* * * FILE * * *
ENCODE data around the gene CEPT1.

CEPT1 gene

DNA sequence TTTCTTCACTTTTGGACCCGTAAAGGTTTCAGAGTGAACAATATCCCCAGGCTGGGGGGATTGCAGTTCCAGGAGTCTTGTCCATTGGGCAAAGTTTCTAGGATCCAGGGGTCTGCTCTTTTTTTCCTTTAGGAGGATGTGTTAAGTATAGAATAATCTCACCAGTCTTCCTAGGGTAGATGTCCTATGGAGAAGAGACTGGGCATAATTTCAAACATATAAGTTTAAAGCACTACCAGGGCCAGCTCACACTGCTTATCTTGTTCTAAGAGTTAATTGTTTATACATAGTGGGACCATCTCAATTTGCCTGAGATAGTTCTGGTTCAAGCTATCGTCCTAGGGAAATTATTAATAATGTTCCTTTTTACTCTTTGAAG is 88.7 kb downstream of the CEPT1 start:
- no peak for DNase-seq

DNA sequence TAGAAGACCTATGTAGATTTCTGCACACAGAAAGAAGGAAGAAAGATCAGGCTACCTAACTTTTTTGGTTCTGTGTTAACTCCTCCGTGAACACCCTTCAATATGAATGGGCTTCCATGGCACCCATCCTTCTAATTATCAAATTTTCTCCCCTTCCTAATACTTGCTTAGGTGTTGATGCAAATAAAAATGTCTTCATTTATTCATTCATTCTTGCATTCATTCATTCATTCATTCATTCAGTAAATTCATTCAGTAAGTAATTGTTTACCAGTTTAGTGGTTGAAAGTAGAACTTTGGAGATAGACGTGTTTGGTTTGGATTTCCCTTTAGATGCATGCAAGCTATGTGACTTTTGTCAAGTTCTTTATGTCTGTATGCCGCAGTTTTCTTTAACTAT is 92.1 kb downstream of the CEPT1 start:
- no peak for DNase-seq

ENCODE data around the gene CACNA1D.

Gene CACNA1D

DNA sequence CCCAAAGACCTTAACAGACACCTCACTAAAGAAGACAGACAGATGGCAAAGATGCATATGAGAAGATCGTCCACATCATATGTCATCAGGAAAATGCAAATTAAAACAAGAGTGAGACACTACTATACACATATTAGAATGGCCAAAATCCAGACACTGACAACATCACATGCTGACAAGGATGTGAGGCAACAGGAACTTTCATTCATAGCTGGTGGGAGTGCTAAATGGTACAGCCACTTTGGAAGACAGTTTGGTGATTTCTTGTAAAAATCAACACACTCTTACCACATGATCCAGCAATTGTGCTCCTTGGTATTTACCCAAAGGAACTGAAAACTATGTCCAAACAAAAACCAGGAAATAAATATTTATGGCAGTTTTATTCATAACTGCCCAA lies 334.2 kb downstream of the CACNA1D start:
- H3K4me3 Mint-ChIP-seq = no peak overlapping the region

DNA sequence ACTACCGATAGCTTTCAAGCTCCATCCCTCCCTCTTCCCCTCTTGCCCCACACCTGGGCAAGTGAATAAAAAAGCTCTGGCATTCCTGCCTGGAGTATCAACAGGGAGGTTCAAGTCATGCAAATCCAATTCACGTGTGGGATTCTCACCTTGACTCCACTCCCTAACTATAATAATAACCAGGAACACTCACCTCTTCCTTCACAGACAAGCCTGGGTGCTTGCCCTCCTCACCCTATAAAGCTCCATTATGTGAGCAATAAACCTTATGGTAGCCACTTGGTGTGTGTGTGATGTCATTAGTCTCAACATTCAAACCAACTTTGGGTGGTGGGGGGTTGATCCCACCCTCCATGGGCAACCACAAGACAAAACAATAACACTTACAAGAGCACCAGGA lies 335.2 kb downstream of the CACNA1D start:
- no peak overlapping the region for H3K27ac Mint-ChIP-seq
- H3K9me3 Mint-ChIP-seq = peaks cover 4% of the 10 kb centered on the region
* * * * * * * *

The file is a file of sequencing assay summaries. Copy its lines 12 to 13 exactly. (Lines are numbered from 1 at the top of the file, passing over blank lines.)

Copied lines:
- no peak overlapping the region for H3K27ac Mint-ChIP-seq
- H3K9me3 Mint-ChIP-seq = peaks cover 4% of the 10 kb centered on the region